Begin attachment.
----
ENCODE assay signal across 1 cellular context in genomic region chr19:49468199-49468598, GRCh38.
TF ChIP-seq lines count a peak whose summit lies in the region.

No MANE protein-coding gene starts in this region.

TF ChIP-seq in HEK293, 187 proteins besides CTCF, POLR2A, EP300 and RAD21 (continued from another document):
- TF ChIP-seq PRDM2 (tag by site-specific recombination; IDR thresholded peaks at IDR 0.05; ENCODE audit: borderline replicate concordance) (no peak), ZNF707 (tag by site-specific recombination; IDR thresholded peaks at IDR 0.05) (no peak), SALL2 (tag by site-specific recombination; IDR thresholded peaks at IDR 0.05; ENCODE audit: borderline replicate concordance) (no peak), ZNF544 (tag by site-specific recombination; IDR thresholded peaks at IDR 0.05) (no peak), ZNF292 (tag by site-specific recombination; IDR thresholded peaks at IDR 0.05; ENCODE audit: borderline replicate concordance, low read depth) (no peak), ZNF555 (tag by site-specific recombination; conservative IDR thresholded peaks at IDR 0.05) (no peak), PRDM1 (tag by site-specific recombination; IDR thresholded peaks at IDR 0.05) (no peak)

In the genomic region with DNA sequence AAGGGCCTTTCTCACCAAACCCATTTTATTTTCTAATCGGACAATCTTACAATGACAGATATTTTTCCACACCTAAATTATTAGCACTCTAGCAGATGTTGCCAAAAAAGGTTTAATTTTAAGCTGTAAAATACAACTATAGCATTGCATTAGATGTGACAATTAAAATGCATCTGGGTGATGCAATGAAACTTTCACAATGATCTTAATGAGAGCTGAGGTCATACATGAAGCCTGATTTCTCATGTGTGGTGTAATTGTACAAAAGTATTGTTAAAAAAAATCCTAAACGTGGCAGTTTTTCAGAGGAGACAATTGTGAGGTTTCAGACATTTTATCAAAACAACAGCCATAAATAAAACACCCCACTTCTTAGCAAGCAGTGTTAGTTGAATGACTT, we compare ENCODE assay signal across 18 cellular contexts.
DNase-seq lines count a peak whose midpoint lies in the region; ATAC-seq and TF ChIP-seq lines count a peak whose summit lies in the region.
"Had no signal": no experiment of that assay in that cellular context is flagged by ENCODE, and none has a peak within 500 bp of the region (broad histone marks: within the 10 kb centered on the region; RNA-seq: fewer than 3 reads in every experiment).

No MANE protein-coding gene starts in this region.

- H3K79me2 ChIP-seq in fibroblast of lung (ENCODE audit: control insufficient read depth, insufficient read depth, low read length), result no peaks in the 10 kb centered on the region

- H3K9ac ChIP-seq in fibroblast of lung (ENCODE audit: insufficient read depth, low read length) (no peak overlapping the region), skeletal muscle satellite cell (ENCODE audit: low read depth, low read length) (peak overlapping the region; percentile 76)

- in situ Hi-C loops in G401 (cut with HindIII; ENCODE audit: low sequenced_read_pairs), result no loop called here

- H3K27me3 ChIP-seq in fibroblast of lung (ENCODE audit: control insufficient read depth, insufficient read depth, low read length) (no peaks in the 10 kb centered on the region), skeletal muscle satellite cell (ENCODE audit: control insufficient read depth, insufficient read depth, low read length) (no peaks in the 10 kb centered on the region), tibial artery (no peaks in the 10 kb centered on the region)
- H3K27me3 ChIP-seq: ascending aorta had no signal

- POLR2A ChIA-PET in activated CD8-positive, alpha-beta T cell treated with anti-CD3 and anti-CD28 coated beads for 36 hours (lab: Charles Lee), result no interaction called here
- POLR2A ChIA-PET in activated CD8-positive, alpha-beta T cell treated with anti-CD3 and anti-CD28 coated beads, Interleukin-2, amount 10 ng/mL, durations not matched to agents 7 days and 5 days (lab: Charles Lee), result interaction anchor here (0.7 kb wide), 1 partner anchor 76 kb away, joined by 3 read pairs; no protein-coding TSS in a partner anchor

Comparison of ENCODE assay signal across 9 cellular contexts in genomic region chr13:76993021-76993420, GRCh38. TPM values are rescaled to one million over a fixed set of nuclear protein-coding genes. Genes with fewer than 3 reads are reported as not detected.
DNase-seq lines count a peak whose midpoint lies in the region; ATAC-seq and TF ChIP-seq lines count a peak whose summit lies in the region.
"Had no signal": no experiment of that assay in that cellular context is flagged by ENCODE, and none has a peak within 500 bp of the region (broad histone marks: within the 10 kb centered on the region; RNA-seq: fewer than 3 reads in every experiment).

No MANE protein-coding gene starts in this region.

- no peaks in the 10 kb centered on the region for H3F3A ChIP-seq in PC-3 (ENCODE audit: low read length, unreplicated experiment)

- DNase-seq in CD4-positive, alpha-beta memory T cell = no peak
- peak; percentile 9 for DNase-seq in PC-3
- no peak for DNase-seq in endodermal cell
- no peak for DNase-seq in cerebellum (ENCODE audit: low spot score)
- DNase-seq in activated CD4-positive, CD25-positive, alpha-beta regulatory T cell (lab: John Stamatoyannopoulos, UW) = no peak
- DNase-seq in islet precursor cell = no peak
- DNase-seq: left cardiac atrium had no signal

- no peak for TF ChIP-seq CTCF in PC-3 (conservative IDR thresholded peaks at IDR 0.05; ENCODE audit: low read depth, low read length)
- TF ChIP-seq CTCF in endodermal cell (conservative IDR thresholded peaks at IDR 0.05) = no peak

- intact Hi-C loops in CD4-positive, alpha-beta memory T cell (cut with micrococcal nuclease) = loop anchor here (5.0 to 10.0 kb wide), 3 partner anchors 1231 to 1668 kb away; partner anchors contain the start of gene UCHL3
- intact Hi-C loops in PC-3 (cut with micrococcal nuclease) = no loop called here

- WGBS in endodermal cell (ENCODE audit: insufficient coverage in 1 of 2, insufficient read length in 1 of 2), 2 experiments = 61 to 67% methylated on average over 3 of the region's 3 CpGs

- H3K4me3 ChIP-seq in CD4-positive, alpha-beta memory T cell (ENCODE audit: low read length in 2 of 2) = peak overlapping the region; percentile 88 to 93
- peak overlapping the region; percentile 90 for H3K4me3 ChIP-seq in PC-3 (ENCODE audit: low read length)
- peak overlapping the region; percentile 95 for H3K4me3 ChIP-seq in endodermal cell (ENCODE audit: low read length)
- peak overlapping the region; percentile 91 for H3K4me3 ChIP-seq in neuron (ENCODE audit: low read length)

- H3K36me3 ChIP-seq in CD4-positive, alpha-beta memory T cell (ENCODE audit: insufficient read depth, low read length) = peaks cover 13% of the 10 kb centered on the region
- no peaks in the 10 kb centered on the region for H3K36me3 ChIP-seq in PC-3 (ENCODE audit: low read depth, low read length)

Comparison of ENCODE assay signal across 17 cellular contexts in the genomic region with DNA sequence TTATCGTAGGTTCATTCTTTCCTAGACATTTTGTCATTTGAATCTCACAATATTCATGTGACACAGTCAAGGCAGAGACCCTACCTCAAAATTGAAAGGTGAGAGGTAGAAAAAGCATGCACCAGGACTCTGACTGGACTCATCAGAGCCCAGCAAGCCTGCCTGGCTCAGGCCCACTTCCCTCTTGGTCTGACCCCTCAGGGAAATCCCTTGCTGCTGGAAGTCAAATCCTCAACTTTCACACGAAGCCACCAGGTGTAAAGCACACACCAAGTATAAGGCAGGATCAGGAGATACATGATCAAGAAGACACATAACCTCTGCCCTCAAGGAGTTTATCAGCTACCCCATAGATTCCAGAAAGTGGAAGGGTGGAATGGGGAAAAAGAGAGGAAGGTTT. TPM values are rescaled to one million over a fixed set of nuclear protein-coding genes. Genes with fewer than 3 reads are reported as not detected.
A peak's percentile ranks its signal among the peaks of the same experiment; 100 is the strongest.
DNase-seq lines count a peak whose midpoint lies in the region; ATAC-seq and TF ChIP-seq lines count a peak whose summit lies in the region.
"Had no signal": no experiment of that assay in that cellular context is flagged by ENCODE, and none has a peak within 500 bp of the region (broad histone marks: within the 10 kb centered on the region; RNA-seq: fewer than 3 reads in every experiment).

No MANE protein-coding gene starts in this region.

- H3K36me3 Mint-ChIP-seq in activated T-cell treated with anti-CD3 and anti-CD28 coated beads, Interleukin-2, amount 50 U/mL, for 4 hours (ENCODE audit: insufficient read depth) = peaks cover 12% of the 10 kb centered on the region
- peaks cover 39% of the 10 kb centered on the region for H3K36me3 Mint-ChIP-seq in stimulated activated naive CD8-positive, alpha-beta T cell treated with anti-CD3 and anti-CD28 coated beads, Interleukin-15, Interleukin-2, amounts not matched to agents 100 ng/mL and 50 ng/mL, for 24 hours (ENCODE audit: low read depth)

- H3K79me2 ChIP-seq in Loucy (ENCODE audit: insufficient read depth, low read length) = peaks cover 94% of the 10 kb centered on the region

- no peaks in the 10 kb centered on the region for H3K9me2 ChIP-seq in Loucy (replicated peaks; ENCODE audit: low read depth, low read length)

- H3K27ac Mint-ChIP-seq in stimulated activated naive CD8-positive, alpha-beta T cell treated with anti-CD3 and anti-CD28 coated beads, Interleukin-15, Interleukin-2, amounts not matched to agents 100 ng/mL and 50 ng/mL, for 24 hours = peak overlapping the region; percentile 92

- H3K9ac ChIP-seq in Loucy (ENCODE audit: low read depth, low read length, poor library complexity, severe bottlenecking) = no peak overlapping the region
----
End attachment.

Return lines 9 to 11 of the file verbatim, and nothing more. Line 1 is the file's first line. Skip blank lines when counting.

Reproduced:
No MANE protein-coding gene starts in this region.

- H3K79me2 ChIP-seq in fibroblast of lung (ENCODE audit: control insufficient read depth, insufficient read depth, low read length), result no peaks in the 10 kb centered on the region

- H3K9ac ChIP-seq in fibroblast of lung (ENCODE audit: insufficient read depth, low read length) (no peak overlapping the region), skeletal muscle satellite cell (ENCODE audit: low read depth, low read length) (peak overlapping the region; percentile 76)